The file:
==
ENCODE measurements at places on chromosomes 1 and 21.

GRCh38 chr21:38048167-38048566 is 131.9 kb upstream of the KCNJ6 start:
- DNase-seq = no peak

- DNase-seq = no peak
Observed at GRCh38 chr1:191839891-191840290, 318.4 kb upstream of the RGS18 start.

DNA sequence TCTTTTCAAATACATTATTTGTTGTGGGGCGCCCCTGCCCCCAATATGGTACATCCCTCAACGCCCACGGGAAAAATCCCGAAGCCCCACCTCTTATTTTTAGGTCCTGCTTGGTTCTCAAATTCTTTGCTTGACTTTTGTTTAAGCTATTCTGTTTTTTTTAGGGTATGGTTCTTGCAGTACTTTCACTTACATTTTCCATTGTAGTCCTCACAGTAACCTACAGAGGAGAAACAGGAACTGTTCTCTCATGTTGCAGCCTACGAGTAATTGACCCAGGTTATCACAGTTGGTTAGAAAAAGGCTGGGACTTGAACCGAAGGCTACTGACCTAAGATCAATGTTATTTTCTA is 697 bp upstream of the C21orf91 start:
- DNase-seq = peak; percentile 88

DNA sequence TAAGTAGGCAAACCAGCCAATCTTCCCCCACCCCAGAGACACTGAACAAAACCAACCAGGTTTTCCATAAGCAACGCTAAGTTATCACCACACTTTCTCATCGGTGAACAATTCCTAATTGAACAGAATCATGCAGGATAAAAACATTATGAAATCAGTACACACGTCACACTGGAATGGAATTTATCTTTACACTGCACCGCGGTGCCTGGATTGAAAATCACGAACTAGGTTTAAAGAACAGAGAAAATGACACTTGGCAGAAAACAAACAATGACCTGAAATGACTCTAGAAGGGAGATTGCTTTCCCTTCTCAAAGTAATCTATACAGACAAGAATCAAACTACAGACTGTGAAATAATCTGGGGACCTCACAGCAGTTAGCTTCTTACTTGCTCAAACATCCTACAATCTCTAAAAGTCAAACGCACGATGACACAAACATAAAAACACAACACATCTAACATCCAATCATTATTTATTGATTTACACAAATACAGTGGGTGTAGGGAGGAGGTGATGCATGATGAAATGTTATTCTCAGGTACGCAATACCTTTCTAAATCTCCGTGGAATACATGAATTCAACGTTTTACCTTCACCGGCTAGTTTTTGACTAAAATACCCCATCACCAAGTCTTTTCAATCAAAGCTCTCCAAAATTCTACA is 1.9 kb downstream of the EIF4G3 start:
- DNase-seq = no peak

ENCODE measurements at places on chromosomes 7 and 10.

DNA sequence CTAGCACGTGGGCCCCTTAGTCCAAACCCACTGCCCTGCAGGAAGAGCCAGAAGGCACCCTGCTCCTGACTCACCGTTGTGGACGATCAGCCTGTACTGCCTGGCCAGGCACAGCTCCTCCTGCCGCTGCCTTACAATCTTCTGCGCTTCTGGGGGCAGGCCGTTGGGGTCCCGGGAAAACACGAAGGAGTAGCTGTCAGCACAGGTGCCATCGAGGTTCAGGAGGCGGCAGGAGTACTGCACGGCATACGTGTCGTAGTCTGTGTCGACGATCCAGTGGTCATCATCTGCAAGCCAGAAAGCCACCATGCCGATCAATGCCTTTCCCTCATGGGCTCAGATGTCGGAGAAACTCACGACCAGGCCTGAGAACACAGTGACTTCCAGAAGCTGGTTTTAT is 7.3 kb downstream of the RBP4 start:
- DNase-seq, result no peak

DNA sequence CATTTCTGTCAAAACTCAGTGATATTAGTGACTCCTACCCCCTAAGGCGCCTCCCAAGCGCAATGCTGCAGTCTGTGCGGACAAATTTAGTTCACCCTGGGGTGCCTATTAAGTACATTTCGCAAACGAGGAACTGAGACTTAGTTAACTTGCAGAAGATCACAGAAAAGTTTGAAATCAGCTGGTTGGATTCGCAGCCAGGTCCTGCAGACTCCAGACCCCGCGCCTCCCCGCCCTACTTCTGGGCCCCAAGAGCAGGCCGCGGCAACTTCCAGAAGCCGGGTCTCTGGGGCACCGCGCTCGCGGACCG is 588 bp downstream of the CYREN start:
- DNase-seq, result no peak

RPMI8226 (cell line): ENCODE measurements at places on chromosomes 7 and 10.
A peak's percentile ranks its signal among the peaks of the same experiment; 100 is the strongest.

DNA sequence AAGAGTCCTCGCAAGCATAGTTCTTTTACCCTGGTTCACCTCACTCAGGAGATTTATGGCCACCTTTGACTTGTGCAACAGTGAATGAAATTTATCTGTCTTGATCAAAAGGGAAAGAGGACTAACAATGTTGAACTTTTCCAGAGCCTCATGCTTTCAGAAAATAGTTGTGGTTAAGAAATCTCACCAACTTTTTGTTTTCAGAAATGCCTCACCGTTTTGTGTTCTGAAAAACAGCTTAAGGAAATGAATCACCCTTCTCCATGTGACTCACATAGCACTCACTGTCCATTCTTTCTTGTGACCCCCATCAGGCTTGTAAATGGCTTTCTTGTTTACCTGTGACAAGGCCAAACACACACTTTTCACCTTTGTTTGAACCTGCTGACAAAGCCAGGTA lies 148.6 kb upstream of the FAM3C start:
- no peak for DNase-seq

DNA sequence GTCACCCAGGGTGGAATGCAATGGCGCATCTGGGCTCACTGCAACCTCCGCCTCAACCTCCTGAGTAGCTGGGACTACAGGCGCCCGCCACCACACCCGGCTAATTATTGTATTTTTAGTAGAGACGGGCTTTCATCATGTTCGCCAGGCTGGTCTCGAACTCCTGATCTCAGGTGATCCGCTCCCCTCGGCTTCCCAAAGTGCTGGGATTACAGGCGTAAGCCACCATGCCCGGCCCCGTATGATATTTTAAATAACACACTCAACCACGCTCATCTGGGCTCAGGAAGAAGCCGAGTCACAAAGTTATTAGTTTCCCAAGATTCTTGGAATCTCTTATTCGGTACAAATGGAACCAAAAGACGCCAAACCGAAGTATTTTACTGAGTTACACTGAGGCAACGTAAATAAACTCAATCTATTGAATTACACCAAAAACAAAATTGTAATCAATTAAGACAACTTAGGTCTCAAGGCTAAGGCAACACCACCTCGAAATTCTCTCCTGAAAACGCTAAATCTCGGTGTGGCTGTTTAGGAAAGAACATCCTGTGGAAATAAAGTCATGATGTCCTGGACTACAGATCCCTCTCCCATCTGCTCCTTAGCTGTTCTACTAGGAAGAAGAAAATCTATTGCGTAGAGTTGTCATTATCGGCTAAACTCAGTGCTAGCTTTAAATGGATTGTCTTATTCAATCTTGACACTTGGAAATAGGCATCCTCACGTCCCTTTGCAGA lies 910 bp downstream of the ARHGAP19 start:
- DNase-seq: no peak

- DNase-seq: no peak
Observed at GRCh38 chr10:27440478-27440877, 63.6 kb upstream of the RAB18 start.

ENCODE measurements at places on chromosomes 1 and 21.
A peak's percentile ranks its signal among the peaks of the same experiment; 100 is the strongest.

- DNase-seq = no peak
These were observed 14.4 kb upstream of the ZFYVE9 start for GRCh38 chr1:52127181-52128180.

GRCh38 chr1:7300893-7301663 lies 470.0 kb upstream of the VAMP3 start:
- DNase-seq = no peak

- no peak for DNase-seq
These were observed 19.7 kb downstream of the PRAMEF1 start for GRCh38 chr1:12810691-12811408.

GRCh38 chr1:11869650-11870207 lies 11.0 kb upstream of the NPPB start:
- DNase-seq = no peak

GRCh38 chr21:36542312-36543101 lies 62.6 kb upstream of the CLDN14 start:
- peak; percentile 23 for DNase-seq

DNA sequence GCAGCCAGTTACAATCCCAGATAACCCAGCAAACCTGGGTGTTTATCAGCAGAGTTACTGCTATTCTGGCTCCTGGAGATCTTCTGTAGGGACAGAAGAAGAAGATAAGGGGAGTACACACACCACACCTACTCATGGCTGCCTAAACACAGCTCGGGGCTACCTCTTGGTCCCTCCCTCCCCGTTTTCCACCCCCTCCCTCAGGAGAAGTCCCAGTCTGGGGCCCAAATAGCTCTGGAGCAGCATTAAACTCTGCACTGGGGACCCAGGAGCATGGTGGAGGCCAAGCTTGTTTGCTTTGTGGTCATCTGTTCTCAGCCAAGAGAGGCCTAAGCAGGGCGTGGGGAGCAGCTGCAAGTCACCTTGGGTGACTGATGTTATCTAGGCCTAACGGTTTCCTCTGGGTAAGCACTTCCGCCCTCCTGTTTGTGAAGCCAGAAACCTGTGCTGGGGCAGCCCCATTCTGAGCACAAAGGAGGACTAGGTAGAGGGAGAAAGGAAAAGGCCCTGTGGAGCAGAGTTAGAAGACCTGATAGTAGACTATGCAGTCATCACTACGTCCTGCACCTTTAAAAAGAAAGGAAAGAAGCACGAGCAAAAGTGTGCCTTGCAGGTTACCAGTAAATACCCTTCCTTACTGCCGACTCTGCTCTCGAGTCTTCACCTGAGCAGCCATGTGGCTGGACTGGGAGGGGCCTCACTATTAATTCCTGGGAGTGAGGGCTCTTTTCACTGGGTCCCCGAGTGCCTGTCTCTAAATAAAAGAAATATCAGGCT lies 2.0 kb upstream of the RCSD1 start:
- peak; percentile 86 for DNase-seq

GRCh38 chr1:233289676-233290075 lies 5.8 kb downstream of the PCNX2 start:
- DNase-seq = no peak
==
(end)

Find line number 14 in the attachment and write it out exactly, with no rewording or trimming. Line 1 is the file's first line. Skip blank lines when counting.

- DNase-seq, result no peak